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The extra width compared to traditional skis allows for a larger surface area, which the c...

Aiming to harness the mobility of skiing without the uncomfortable and cumbersome footwear, the team behind FATblades has designed a pair of customized skis with which riders can wear traditional snowboard boots.  Read More

A rendering of Prosthesis the Anti-Robot – ready to race (Image: Anti-Robot)

Who wouldn't want to slip into Iron Man's armor or try out the gigantic Jaegers that saved the world in the movie Pacific Rim? Wearable exoskeletons currently being built, from the military-based TALOS, XOS 2 and HULC to rehabilitative models like the ReWalk, MindWalker and X1, all have one thing in common; they are all robotic automated body suits designed to enhance or assist people. Is there a place for a skill-oriented, non-robotic walking exoskeleton, that a person would have to master physically by feel, much like how one might master riding a bicycle or using a skateboard? Jonathan Tippet thinks so. He and his team of volunteers are building Prosthesis, claimed to be the world's first human-piloted racing robot. It's a 5-meter (16-ft) tall behemoth that will rely entirely on the pilot's skill to balance itself or walk or run.  Read More

The Zenos E10 made its debut at Autosport International 2014 in Birmingham

Sometimes less is more. In cooking, that means cutting back on the spices can produce fuller flavors filled with subtleties. In cars, it means that cutting down the weight while holding onto the horsepower gives you something that goes round a corner like a stabbed rat. This week Zeno Cars tried its hand at this recipe as it launched its super light E10 sports car at Autosport International 2014 in Birmingham.  Read More

The Golf Bike in its natural habitat

Although golfers who use golf carts (or the various powered alternatives) do miss out on a good source of exercise, walking from hole to hole can indeed get monotonous. It was with this paradox in mind that the Golf Bike was created.  Read More

Flip the vest-like outer layer for some privacy while changing

The Adrenalina hoodie packs two layers worth of shirt so that surfers, bikers and other athletes can change comfortably on the go. The upper layer serves as a sort of "modesty towel," flipping down over the waist and nethers to let you change your pants on a crowded beach or parking lot.  Read More

We take a look at a few gadgets and gizmos to help you through the cold winter months

Winter has officially set in across the Northern Hemisphere, bringing with it feet of snow and record-breaking low temperatures across the US. That doesn't mean that you have to pen yourself indoors for the entire season and pray for Punxsutawney Phil to go blind, however. We've got some of the latest winter gadgets and gizmos to help you brave the cold, frost and snow.  Read More

A high-tech running shoe being developed by Fraunhofer has the ability to evaluate a jogge...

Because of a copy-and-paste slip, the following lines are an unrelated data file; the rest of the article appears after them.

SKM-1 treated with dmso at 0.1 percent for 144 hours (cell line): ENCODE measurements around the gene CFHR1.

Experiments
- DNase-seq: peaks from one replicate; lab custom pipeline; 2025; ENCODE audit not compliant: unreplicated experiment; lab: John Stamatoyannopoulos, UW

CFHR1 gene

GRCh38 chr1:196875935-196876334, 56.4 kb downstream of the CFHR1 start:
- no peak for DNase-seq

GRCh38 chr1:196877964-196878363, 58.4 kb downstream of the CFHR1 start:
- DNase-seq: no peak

Given its accessibility to anyone with two feet, jogging is one of the most popular forms of fitness activity around the world, with around 10 million people in Germany alone donning their running shoes and hitting the pavement on a regular basis, according to the Fraunhofer Institute for Photonic Microsystems (IPMS). However, this popularity also translates into a large number of jogging-related injuries. In an effort to reduce the number of injuries, a research team from IPMS is developing a high-tech running shoe with the ability to evaluate a jogger's running form and technique in real-time.  Read More

Snow2 displays speed, navigation and even texts and voice calls in the skier's and snowboa...

Recon Instruments first came to our attention back in 2010 with the release of the world's first heads up display (HUD) for skiers and snowboarders. The company has now outed the fourth generation of the device, the Snow2, which adds extra processing grunt and puts the focus on connectivity.  Read More

The Zepp system offers the type of analysis that simply wasn't available anywhere a decade...

Zepp Labs' training systems for Baseball, Golf and Tennis go on sale this week, offering sophisticated scientific analysis in three of the most commonly played and universally loved sports. A small bat/racket/glove-mounted unit containing a powerful ARM processor and multiple sensors, captures data at 1,000 data points per second on the athlete's swing, then transfers that data via Bluetooth to a smartphone or tablet for immediate analysis and feedback.  Read More

Jake Merrell field-testing his Xonano smart foam

As any coach or sports medicine expert will tell you, when an athlete receives a blow to the head, their saying that they feel OK doesn't mean that they don't have a concussion. Particularly in sports like football, it's important to have an objective method of measuring just how much of a hit a player's noggin has taken. While some people have developed impact sensors that can be attached to players' helmets, a student at Utah's Brigham Young University has devised something less obtrusive – impact-sensing helmet-lining foam.  Read More

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